One of the most interesting parts of new downtown Dallas restaurant Fine China -- beyond the food, of course -- is its tea selection. Whether dining during lunch or dinner, it would be a mistake to not order tea.

And the options are plentiful: The restaurant will offer tea service, which means diners can learn the intricacies of hot tea by smelling loose tea leaves and drinking steaming cups of tea poured from an adorable porcelain set. Diners can also opt for cold-brew teas, or nonalcoholic drinks "treated as if they were cocktails," says Kyle Hilla, beverage director for all of the Statler's restaurants. His oolong coconut tea, cold-brewed for two days and finished with vanilla syrup, is one example. Hilla's menu also infuses tea into cocktails, such as the Hidden Gem: a vodka-tea-bubbles drink with boba pearls swimming in the bottom.

During tea service at Fine China, servers "bloom" the tea by pouring out the first bit of hot tea into the slats of a hollow wooden box.

During tea service at Fine China, servers "bloom" the tea by pouring out the first bit of hot tea into the slats of a hollow wooden box.

Smiley N. Pool/Staff Photographer

Given the restaurant name Fine China, it's a delight to find tea cups playfully arranged on the wall as if they were your grandmother's mismatched selection, dancing. That wall is one of several artful pops of color that might make this new restaurant inside the trendy Statler hotel feel like a spot for date night or girls night: Colorful raspberry curtains cordon off each 10-person private room; olive green velvet booths flank elegant maroon and navy floral wallpaper; and a long table up front offers small-group seating with a communal feel. The walnut bar in the middle of the room, with sight lines out to Main Street Garden and the busy front door of the Statler, encourages a see-and-be-seen vibe.

But tea, cocktails and decor aside, executive chef Angela Hernandez's menu is the draw here. Hernandez is an impressively trained chef who studied Cantonese cooking from dim sum masters in Las Vegas and chefs in New York to prepare for Fine China's debut. Prior to Fine China, Hernandez opened Top Knot in Uptown Dallas (which has since transformed into Uchiba) and has an impressive past at restaurants such as L'Atelier by Joël Robuchon in New York and the Bazaar by José Andrés in Los Angeles, among others.

 Fine China is her first time getting to create a modern Chinese restaurant, and barbecued meats and dim sum are its main attractions.

A cocktail called the Hidden Gem has boba pearls swimming in the bottom. Find it at Fine China at the Statler hotel in downtown Dallas.

A cocktail called the Hidden Gem has boba pearls swimming in the bottom. Find it at Fine China at the Statler hotel in downtown Dallas.

Smiley N. Pool/Staff Photographer

"The one thing I knew I wanted to do was roast duck," Hernandez says. (During our interview, she had to leave momentarily to tend to a duck roasting in the new oven she says no one else in Texas has.) Though the menu allows Hernandez and her team to play with the idea of what Chinese cuisine means for a Texas audience, the roast duck is traditionally Chinese, she says. It's also wildly time-consuming, as its three-day process includes brining the bird and aging it before it's roasted and served to diners alongside steamed buns, cucumber, scallion and peach-hoisin barbecue sauce. Available only at dinnertime, a whole Cantonese roast duck is the restaurant's most expensive item, at $75.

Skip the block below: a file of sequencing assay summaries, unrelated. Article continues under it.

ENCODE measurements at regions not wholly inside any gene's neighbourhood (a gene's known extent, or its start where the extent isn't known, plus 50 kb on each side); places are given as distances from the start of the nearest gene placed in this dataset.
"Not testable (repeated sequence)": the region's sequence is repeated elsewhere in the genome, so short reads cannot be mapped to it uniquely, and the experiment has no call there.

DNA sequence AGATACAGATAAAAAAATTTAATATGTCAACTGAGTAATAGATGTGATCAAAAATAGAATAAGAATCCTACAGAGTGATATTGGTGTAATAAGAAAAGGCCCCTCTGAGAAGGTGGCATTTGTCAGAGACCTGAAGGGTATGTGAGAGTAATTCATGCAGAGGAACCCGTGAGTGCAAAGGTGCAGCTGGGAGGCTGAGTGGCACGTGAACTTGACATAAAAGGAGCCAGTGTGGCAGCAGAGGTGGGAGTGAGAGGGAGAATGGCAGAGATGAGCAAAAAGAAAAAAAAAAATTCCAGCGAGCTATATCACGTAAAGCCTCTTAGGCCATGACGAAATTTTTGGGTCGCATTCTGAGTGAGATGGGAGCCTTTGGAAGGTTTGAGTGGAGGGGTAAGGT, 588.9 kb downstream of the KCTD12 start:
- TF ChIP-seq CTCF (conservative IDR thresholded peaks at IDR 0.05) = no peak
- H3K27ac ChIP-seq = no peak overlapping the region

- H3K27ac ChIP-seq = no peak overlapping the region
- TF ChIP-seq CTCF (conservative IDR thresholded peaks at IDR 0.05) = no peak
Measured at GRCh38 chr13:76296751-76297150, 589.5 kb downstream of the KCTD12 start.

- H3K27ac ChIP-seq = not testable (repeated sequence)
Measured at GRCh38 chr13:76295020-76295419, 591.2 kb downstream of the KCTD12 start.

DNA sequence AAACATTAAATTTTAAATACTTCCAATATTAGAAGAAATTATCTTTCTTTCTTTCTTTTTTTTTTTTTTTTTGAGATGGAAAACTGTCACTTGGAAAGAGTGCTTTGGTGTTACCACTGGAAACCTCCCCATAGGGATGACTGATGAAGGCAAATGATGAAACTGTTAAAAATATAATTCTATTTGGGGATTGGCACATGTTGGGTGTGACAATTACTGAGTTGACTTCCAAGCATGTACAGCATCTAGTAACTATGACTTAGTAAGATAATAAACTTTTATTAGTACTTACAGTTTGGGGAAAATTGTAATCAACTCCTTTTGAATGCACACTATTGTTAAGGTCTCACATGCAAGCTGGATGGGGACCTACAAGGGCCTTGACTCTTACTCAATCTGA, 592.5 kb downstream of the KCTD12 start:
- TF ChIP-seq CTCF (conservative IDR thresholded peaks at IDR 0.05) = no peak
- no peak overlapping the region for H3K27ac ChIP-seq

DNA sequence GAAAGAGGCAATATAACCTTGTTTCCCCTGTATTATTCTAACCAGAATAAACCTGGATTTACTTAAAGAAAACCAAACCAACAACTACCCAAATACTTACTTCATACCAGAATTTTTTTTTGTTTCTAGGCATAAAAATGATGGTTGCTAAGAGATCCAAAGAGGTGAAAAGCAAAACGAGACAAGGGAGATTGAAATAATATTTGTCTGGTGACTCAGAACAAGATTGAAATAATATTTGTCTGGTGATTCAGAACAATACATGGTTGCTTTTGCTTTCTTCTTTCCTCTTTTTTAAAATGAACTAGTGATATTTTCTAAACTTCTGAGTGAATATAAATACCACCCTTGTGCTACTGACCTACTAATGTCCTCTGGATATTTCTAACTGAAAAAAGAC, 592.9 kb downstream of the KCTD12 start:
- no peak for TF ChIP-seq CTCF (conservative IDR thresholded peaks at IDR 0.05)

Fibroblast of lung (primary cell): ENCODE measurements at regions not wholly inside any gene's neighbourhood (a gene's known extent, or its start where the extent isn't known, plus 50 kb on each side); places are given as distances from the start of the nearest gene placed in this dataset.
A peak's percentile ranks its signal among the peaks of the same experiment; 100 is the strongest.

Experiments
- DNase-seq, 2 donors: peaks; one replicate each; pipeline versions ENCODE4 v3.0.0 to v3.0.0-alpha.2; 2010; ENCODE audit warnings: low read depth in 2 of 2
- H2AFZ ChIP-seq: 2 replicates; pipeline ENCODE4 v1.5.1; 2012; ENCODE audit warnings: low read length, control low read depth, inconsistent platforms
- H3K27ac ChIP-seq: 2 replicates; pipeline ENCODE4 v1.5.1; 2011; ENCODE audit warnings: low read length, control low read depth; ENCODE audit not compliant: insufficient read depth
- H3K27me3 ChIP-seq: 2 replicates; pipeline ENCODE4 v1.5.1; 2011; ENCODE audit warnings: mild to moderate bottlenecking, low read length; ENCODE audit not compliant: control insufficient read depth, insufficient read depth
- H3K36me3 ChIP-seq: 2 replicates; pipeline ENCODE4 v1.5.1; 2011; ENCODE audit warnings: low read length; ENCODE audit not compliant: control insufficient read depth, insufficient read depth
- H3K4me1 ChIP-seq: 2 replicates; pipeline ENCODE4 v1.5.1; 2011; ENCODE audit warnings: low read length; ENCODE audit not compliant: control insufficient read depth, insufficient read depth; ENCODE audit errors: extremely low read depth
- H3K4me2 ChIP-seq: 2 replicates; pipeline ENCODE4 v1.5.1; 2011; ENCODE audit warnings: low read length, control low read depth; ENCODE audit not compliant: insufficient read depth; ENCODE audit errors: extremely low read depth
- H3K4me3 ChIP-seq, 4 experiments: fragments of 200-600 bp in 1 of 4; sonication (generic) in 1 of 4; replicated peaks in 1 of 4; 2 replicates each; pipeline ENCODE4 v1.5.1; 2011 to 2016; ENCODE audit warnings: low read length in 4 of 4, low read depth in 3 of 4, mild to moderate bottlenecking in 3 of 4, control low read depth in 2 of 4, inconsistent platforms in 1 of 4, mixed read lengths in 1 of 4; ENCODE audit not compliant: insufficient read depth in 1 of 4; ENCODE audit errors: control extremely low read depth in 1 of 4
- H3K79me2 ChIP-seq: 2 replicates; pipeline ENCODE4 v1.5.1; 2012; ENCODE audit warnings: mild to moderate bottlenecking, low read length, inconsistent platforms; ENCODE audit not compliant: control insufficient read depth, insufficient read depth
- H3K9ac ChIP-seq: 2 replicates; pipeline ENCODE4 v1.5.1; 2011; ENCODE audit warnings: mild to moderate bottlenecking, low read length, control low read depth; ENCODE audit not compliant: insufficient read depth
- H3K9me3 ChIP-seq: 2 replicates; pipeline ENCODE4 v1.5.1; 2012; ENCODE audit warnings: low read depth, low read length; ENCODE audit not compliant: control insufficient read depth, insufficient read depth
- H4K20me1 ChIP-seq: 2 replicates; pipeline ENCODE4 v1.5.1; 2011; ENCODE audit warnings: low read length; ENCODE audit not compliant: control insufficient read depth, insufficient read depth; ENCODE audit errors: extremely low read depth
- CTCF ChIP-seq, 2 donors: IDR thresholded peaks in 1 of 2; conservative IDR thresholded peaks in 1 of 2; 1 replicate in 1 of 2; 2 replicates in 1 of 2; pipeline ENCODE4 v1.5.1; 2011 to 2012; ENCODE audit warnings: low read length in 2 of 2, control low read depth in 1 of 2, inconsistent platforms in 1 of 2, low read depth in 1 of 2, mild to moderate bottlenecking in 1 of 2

Fine China's menu is meant for sharing and "grazing," Hernandez explains. "There's really no rules or boundaries." Items like the xiao long bao, or steamed pork buns, cost just $6; the pork and shrimp shu mai (a dumpling Hernandez learned to make by taking video of the dim sum masters, then watching and re-watching) costs $9.

Hernandez's favorite dish -- and one bound to be popular, given that diners probably recognize the name -- is chilled dan dan noodles served with a spicy pork ragu, chile oil and crushed peanuts. 

Ramen shop called R&B headed to downtown Dallas in 2018

Next-door to Fine China, and also part of the Statler's new fleet of restaurants, is a fast-casual place called R&B, which stands for ramen and bao. R&B has a separate menu from Fine China but was also created by Hernandez and chef de cuisine Josh Bonee. It's expected to open just a few weeks after Fine China, and yes, the chefs are already feeling the pressure. R&B is expected to serve food until 4 a.m. on the weekends.

Dallas isn't known for its Chinese food, but a movement sparked in New York City and San Francisco has now inspired Dallas restaurateurs to get in on modern Chinese cuisine. Gung Ho, a newish restaurant on Greenville Avenue in Dallas, is one example. Another is Hot Joy, the shortlived Asian restaurant (where Chinese was just one influence) that was purposefully inauthentic. Hernandez at Fine China seems more focused on paying tribute to traditional Chinese food while also using her French culinary background, her Korean-Mexican heritage and her upbringing in the South to develop the menu.

"I really feel very passionately about every dish on this menu," she says. 

Fine China opened Tuesday, July 10 and is located at 1914 Commerce St., Dallas. Next door, the more casual R&B restaurant is expected to open by the end of July.
The Statler's restaurants, operated by Epic Food & Beverage, include: diner and coffee shop Overeasy; bar and bowling alley Scout; rooftop pool Waterproof; and speakeasy Bourbon and Banter.

Ever sampled a black cocktail? Pitch Black at Fine China, a new Dallas restaurant, is a gin drink that gets its color from activated charcoal.

Ever sampled a black cocktail? Pitch Black at Fine China, a new Dallas restaurant, is a gin drink that gets its color from activated charcoal.

Smiley N. Pool/Staff Photographer
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